On the radar - no 223: Campfires in Winter

Campfires in Winter performing at King Tut's. Picture: Contributed

Campfires in Winter performing at King Tut's. Picture: Contributed

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CROY band Campfires in Winter have overhauled their sound on debut single White Lights, which they launch with a show in Glasgow this week. Frontman Robert ‘Boab’ Canavan explains all to Patrick McPartlin...

Croy isn’t known as a hotbed of alternative music, but it seems no-one’s told Campfires in Winter, who formed in the Lanarkshire village in 2004 and are enjoying a steady rise to the top.

Peddling a brand of alternative folk that sits comfortably between Frightened Rabbit and Idlewild, the band launched their debut single ‘White Lights’ this week, following positive reception to their 2010 EP ‘Cardboard Ships’.

Support slots alongside the likes of RM Hubbert and Kid Canaveral have boosted their profile, culminating in appearances at the Wickerman Festival, Inverness’s goNORTH gathering – “just one of those mental, sweaty gigs I’ll never forget,” according to frontman Robert ‘Boab’ Canavan – and a King Tut’s support slot with Kitty and the Lion.

There’s certainly a nod to Frightened Rabbit within Campfires in Winter’s songs, but is it an obvious, even deliberate influence?

“We certainly draw inspiration from Frightened Rabbit’s rise,” admits the frontman.

“We’ve followed them for so long and it’s great seeing them selling out huge venues these days.

“It gives you that extra push, knowing that just a few years ago bands like them were at the same venues we’re playing,” he adds.

With plans to head north to record an EP in the coming months, and appearances scheduled for A Quiet Night In and the West End Festival, Campfires in Winter are in for a busy few months, with Canavan adding that the band are hopeful of embarking on a tour of Scotland sometime between April and June.

Debut single White Lights is something of a departure from the band’s earlier post-rock efforts. Gone are the atmospheric textures and pianos, to be replaced by a more straightforward guitars/bass/drums format.

“I remember thinking it would be good to just have something a bit straighter than our usual stuff, something where, instead of using the guitar for texture, I’m bashing it around a little,” Canavan says.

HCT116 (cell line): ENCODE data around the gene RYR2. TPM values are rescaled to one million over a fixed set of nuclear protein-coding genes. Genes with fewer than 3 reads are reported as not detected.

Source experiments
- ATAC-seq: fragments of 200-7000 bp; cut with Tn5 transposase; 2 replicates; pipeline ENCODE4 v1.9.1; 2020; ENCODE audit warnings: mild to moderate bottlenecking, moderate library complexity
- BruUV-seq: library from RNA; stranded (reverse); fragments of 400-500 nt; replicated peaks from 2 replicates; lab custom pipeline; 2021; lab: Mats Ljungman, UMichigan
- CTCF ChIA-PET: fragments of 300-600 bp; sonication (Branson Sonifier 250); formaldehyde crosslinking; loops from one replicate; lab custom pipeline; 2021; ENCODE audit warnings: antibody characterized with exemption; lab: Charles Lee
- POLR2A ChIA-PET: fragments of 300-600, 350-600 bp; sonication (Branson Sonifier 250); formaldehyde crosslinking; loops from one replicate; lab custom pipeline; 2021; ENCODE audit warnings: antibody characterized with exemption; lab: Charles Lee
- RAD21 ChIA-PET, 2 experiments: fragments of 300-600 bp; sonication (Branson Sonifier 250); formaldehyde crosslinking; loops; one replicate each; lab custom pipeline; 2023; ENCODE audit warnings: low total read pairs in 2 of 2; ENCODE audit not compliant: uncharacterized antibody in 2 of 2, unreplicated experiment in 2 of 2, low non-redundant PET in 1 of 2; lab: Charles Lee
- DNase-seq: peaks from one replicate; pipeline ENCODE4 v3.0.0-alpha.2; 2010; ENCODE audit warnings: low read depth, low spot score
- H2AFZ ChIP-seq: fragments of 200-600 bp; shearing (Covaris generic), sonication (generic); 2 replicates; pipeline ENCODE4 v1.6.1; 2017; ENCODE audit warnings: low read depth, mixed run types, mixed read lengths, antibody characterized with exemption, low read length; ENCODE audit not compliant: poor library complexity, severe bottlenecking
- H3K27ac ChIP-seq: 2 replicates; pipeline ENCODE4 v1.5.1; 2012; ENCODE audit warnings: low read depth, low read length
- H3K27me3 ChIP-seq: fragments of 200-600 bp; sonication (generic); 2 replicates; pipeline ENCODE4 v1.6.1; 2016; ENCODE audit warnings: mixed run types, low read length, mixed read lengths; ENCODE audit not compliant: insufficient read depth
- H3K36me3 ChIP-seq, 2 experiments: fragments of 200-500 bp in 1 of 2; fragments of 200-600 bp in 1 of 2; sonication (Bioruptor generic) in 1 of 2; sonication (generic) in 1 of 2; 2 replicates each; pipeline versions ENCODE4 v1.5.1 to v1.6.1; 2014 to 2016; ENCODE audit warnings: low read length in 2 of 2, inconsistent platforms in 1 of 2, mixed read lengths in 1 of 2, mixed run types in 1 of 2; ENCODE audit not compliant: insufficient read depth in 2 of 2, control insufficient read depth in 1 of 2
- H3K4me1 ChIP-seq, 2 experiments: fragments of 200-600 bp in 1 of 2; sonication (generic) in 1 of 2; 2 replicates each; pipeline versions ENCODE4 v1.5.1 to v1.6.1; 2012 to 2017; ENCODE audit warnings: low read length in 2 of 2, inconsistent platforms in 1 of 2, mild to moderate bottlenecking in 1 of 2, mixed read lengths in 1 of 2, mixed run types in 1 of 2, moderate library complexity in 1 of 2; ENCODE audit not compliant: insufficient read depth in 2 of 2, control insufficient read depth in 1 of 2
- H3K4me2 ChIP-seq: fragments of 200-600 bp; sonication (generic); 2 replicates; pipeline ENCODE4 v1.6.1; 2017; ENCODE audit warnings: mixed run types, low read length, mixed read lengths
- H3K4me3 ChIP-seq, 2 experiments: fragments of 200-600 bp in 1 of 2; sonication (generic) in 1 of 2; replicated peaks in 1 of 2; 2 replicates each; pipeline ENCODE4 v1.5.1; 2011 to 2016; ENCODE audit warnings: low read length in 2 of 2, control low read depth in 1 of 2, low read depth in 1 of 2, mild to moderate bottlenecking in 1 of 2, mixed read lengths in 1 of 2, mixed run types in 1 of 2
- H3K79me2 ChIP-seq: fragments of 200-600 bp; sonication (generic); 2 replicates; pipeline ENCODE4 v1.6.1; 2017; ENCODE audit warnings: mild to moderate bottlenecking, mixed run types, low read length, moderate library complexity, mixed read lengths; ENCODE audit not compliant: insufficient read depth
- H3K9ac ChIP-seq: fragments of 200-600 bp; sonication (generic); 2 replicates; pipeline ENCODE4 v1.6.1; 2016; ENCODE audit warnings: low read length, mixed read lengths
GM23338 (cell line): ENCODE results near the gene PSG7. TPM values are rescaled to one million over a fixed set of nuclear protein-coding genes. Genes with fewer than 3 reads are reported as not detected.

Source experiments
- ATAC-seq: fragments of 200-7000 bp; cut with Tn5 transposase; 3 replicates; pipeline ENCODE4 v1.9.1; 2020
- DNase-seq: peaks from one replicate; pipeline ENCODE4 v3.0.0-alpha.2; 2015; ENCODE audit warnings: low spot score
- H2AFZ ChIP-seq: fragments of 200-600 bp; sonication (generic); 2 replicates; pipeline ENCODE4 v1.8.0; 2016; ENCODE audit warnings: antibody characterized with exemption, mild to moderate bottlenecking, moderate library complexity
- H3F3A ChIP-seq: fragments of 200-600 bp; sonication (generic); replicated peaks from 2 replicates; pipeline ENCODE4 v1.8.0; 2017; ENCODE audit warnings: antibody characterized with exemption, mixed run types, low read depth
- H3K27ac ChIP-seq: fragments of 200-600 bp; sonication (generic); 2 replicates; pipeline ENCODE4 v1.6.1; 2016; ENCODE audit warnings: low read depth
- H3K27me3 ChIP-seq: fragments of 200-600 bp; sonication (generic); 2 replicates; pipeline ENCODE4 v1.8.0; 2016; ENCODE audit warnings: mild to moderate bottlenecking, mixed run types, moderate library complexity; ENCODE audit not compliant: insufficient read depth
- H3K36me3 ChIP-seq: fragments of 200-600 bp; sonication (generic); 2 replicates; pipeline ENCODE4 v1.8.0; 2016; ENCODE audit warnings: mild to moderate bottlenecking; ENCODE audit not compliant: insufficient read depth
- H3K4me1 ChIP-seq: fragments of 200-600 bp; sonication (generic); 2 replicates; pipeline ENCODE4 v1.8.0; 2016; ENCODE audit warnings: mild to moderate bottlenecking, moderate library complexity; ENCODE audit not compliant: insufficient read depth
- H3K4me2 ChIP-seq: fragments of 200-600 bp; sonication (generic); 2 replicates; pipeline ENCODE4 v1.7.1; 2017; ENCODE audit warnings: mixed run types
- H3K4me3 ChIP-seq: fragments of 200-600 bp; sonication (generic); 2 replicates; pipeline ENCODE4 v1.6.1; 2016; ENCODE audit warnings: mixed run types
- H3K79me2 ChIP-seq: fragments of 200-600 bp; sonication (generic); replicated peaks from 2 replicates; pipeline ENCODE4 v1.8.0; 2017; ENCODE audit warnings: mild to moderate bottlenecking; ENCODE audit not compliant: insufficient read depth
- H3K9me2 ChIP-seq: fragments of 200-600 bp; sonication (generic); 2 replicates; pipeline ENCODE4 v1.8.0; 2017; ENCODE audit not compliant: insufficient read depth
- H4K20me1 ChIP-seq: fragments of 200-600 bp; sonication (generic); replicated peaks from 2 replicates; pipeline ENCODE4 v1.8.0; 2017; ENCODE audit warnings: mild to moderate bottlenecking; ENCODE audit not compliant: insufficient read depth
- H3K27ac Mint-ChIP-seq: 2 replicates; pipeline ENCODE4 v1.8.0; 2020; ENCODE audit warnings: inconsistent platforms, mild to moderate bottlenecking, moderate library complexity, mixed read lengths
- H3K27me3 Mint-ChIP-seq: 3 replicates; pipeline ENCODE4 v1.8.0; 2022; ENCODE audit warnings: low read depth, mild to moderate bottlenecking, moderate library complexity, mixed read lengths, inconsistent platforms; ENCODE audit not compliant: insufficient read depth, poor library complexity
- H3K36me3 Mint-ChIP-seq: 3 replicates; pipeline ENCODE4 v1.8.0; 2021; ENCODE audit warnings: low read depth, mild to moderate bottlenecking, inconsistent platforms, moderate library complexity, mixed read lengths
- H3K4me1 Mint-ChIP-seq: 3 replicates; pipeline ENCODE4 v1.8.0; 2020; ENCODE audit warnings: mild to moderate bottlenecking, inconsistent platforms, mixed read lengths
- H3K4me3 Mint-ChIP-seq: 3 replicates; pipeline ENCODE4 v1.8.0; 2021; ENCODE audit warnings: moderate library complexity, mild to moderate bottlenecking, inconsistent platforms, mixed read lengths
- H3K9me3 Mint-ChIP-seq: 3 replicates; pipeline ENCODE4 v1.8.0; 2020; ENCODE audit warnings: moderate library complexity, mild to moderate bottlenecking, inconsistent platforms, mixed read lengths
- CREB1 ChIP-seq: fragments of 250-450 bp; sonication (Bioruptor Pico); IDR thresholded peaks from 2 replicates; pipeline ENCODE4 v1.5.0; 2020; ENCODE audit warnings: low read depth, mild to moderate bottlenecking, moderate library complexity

Likewise, the reworking of Cardboard Ships – which appears as a B-side on the single – showcases the band’s versatility, with the earlier version replaced by a stripped back, more tender number.

During their time on the Scottish music scene, Campfires in Winter have been given all manner of advice from contemporaries throughout the past ten years, but there’s one particular lesson that stands out.

“Scottish bands have taught us is that it’s fine to use your own accent, that you don’t need to try and sound like something you’re not,” reveals Canavan.

“Someone moaned at me a while back that all Scottish bands were singing with Scottish accents now. I asked them what accent they’d rather people from Scotland sang in.”

One of the many appeals of the band is the raw and unhoned vocals, and whilst more and more bands may be following similar advice, Canavan remains confident that Campfires in Winter can keep their noses in front.

“We’re constantly trying to better our songs and keep them sounding fresh,” he says.

“Hopefully people find something new in it to enjoy.”

Campfires in Winter play Nice ‘n’ Sleazy, Glasgow tomorrow, with support from Vasa and Garden of Elks. Tickets are available from campfiresinwinter.bigcartel.com

• White Lights is out now, available on iTunes or from their Bandcamp page.

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